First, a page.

Since September 2004, Southeast Missouri Hospital and Saint Francis Medical Center have offered the region an unusual blend of rehabilitation and fitness by opening facilities that include both within the same building.
HealthPoint Plaza, operated by Southeast Missouri Hospital and located in a former grocery store at 2126 Independence St., provides rehabilitation and fitness in a single building while maintaining the individuality of both.
In addition to promoting fitness, the goal of both hospitals' facilities is to allow rehabilitation patients to continue their therapy in an environment overseen by the same or similar staff as their therapy was.
"Now they have the equipment. Now they can carry on," said Frankie Erlacker, executive director of rehabilitation and wellness for HealthPoint.
At HealthPoint, the fitness area is located on one side of the building in a large open area with a basketball court, dozens of cardio machines and, on the other side of a divider wall, a free weights area.
On the other side is the physical therapy portion of the building, with an almost hospital-like environment of several private rooms.
Joining the two sides together is a separate workout area with weight equipment more accommodating for people with back problems, Erlacker said.
Southeast Hospital's outpatient therapy center was originally at another location and was later moved next to the hospital's Main Street Fitness Center in Jackson for about two years, Erlacker said.
"We kind of saw this coming and how it could evolve," she said of the fitness and therapy under one roof in Cape Girardeau.
Fitness Plus touts itself as different from standard hospital and fitness clubs, offering a more private and comfortable environment, according to facility director Doug Friese.
Saint Francis originally bought out a fitness center called Universal Plus. After leasing a location for two years, the hospital decided to move the fitness center into its own space and include the rehabilitation portion, which had been located in separate building.
Instead of separating different types of training from one another, such as cardio equipment and free weights, at Fitness Plus all the exercise equipment is located in one strip inside an oval running track.
Before choosing the design, Friese said, several different options of how to integrate both fitness and rehabilitation were looked at.
"They were integrated under one roof, but they were not bringing everyone together, and that's not what we wanted," Friese said of other centers' designs.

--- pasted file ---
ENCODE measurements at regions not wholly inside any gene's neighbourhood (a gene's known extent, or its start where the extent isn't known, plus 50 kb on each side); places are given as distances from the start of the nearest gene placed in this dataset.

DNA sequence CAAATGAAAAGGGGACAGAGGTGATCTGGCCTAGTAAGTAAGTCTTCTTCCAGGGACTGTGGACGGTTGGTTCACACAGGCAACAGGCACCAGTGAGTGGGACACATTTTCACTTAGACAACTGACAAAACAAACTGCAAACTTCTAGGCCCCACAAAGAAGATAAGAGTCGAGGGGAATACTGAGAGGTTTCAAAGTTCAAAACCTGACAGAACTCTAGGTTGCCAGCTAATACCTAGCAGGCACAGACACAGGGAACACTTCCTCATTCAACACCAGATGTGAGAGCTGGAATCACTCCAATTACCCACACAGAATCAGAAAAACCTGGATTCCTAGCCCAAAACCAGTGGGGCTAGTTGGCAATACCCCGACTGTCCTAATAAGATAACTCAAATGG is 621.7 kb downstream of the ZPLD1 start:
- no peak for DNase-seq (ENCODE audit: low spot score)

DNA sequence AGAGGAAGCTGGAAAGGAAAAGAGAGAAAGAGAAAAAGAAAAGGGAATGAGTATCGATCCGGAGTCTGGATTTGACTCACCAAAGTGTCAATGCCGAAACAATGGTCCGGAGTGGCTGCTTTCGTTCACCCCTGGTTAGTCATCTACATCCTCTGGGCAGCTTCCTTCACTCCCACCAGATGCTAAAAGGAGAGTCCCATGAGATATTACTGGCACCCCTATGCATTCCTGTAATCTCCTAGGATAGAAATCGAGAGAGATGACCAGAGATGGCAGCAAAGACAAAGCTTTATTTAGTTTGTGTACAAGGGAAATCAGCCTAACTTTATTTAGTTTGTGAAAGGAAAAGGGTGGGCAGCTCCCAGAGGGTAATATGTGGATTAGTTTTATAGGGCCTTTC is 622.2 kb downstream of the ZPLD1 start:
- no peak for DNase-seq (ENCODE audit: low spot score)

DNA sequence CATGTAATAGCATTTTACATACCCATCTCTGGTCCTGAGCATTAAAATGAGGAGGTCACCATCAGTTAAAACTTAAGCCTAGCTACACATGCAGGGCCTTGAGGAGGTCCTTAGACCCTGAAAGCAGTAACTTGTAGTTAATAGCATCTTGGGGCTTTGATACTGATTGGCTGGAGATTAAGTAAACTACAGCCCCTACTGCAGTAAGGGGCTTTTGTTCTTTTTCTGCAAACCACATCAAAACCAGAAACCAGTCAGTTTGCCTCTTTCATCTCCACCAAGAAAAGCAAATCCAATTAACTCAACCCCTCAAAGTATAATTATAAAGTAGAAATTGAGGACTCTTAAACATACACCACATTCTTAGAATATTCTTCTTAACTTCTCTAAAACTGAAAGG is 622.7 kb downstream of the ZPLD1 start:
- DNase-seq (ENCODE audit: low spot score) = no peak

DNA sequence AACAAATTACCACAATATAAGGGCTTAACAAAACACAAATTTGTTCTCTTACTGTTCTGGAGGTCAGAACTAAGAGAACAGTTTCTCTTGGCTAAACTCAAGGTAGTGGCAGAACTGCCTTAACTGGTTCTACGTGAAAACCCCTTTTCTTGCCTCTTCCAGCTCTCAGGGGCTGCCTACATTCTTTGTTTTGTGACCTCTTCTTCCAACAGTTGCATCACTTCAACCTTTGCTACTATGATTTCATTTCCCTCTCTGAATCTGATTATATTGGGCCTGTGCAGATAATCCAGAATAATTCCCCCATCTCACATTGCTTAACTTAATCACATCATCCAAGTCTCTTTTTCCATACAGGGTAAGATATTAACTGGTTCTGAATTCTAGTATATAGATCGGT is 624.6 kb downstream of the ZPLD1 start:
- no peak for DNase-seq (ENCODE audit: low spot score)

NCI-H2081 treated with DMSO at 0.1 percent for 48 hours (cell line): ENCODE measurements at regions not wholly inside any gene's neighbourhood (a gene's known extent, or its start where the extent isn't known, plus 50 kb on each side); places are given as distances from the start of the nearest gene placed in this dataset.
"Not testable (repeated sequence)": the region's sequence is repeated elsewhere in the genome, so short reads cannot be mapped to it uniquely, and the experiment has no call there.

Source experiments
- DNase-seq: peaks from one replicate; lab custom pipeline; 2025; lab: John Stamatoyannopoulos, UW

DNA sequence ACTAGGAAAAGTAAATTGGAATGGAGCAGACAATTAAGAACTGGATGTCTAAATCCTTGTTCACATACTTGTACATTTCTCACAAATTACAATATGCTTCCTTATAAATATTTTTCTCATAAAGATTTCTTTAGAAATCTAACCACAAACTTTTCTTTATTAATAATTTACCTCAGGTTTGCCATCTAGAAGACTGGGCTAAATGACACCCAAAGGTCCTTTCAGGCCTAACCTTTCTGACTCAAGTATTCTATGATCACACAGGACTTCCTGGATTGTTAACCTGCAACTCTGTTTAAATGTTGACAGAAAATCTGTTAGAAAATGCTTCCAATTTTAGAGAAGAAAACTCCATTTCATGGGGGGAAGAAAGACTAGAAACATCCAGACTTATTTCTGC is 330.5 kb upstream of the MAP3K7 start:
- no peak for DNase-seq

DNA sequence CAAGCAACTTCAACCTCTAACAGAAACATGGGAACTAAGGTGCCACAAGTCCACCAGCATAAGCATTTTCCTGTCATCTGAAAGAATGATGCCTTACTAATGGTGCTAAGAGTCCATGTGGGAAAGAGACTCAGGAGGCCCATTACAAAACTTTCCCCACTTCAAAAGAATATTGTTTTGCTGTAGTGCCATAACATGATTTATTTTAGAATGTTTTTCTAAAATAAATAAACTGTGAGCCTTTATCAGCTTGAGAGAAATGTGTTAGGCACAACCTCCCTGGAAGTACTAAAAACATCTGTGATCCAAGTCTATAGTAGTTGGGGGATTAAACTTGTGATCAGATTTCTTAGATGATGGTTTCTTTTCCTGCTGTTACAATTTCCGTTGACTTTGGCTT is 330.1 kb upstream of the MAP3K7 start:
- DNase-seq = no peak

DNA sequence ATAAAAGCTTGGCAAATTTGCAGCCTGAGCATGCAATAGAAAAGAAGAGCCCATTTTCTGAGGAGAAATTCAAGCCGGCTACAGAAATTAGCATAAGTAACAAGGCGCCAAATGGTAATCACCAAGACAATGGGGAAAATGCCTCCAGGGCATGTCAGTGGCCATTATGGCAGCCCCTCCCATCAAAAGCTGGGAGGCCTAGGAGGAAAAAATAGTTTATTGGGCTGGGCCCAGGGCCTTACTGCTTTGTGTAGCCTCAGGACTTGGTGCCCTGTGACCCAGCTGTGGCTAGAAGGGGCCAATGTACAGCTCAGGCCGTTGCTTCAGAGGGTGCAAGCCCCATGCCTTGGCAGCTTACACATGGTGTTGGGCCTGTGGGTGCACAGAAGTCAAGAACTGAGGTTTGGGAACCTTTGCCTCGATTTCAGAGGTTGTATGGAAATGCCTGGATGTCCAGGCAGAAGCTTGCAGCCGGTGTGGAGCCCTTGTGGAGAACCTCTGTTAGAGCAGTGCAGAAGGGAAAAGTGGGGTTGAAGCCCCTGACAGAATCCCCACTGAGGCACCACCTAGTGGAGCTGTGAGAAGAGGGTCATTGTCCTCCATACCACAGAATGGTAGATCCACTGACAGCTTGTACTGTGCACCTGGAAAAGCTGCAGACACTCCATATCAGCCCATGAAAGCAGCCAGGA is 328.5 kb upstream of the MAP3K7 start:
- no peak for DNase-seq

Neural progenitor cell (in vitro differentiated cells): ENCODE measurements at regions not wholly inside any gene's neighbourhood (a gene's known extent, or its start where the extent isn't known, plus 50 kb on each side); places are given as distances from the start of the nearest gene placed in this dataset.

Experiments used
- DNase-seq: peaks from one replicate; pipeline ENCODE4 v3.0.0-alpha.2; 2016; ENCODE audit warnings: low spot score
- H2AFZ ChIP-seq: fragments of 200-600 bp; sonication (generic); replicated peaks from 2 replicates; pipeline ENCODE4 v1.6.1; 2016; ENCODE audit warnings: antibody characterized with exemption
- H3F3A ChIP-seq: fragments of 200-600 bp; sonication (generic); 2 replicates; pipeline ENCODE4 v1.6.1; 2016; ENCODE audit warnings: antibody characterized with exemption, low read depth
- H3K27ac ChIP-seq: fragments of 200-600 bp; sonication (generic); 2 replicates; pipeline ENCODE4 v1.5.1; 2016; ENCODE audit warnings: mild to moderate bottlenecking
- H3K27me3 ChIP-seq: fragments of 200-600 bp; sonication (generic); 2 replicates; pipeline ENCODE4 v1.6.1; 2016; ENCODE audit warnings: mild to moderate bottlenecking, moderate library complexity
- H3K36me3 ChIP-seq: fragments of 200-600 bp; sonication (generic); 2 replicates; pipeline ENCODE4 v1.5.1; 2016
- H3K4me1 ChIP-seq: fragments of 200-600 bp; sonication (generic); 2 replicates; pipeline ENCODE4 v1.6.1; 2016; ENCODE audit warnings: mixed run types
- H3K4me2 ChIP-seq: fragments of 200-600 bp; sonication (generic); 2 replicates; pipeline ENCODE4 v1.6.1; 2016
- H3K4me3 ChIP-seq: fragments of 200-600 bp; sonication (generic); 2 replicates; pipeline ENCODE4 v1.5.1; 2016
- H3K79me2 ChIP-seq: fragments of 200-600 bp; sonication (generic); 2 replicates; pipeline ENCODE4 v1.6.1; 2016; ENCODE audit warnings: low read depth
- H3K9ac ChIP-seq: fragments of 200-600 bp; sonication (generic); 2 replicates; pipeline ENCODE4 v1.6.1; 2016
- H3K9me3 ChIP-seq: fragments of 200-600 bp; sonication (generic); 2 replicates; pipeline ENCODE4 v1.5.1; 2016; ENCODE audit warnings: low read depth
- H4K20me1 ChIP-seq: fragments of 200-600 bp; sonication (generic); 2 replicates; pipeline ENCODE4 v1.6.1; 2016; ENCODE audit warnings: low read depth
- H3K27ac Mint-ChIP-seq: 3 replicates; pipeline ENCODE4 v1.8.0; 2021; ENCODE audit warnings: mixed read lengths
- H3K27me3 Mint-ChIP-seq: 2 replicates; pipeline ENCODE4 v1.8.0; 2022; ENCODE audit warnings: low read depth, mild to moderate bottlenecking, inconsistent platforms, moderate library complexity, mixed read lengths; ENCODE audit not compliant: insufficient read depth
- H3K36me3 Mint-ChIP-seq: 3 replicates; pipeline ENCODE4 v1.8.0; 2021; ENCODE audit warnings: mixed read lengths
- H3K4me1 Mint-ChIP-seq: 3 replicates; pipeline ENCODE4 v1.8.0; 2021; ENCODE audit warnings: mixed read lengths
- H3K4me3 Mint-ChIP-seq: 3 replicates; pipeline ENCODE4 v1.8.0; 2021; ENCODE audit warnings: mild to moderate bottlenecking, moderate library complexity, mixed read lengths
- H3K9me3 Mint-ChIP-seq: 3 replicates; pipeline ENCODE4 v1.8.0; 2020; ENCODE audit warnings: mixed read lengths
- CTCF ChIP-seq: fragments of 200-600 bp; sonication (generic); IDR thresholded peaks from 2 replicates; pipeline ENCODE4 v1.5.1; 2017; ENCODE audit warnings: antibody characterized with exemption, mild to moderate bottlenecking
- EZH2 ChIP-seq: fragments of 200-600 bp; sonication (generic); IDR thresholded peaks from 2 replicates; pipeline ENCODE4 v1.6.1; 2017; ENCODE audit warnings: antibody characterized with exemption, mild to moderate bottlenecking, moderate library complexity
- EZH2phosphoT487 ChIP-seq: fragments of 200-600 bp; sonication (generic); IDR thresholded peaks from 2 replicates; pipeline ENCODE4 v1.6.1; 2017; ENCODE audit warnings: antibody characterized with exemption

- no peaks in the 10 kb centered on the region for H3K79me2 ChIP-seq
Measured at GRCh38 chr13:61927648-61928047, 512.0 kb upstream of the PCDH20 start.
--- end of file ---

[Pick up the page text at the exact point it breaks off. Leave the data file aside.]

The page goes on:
Only two sections of the facility are closed off from regular fitness use: one for cardiac patients, which is only occasionally cordoned off, and the second a medical rehabilitation area.
In May, Fitness Management magazine through the 2005 Nova7Awards Winning Innovations program chose Fitness Plus as international runner-up for outstanding innovation in the area of facility design, construction and decoration. According to Ronale Rhodes, editorial director of Fitness Management magazine in Los Angeles, Nova7Award is so named because Nova is part of the word innovation and the awards are given in seven categories.
For this award, Fitness Plus was judged against health and fitness facilities ranging from community centers and health clubs to corporate fitness centers and medically based programs throughout the world.
In September, the Medical Fitness Association recognized Fitness Plus as being among its 2005 Distinguished Achievement winners as the best fitness center in the country open less than three years.
Both facilities encourage children to become more active.
Fitness Plus has a separate area for children 12 years old and younger. Children 6 weeks to 6 years old are in one area with toys and a television to watch movies, while the 7- to 12-year-olds are in another area where they can play video games or exercise.
"It's more getting kids used to working out," Friese said, adding that the equipment employs light weights, and the children are supervised when using it.
HealthPoint also provides an area for children ages 12 and younger, along with several classes and programs such as swimming lessons and martial arts.
Children cannot become members at the club until they are 14 years old, but a new activity center for them is part of a planned expansion featuring air hockey and foosball.
"We want to get everybody more active," Erlacker said.
The expansion of HealthPoint could begin In April and would include a 25-yard, four-lane swimming pool, another aerobics room, and expand both the cardio and free weight room, according to Erlacker.
To be completed possibly by February 2007, the expansion project was in part brought on by HealthPoint reaching its five-year membership goal in about a year, she said.
The expansion would increase the size of the facility from about 64,000 to about 78,000 square feet, she said.
Both facilities feature a basketball court, exercise classes, a therapy pool, free weights and cardio machines, and an indoor running track.
In addition to the therapy pool, Fitness Plus offers a 25-yard, four-lane pool and a recreational pool.
Also available at both centers is a computer program where members can enter how many repetitions they have lifted or miles they have run in order to keep track of their progress.
At HealthPoint, the computer even suggests how much weight to lift or in how many reps.
Friese said no significant changes are planned for Fitness Plus, which encompasses 76,000 square feet. An extensive three-year planning period prior to the opening of the facility anticipated most members' needs, he said. However, a member advisory group gives input on what they would like to see changed, Friese said.
Some of their suggestions that have been taken up included more family changing rooms and expanded fitness programs. Locker rentals were expected to begin in March, he said.
335-6611, extension 127